Wessel + O’Connor Fine Art is pleased to present an
exhibit of vintage photographs from the Athletic Model Guild,
the 1950's Physique photography studio run by Bob Mizer for
almost 50 years out of Los Angeles. Originally conceived as
a talent agency of male archetypes for the booming film industry,
it would manage to survive the heavy-handed morality crusades
of the 40s and 50s.
With thousands of servicemen idle after WWII, Mizer could find
plenty of models on Venice's Muscle Beach or the streets of
Hollywood. He created a one-man industry of underground photographs
that could be purchased via mail-order, selected from his self-published
magazine, Physique Pictorial. He started it in 1951 after his
advertisements were refused by bodybuilder and health magazines
of the day.
Many actors and muscle men, gay and straight, got their start
posing for Mizer. Joe Dallesandro, who would go on to star in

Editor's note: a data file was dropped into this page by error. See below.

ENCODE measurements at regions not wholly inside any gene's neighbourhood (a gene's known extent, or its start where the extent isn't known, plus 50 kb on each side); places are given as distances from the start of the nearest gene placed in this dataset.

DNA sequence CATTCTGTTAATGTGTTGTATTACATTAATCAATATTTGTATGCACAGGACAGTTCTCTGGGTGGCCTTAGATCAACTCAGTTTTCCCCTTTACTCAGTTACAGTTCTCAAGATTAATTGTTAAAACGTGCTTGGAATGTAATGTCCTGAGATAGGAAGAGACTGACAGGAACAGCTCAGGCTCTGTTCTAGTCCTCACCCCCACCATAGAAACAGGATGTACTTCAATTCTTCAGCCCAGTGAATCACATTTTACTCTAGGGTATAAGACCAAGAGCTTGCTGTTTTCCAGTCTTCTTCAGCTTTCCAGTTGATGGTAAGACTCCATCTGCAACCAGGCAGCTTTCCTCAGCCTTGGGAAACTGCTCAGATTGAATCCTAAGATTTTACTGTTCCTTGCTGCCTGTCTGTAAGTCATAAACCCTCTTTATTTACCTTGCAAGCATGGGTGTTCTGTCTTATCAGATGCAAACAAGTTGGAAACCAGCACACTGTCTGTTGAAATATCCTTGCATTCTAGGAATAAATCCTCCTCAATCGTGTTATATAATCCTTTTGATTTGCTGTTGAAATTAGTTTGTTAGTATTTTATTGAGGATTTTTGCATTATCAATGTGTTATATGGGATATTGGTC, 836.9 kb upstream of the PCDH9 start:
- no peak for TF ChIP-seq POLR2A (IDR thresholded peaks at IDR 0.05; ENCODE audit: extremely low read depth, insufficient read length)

Andy Warhol’s films and pose for Calvin Klein ads, was
one of his models. Ed Fury and Glenn Corbett, of 77 Sunset Strip
were among some of Mizer's other more well-known subjects.
As the critic Michael Duncan has stated: “Mizer showed
his models as young gods, worthy of respect. A homegrown classicist,
he presented an idealized side of desire that the ancient Greeks
would have understood.”
The history of AMG and its sociological ramifications were
explored in filmmaker Thom Fitzgerald's documentary Beefcake
in 2000. Mizer would leave behind almost 1 million negatives
of the men he photographed throughout the course of his career.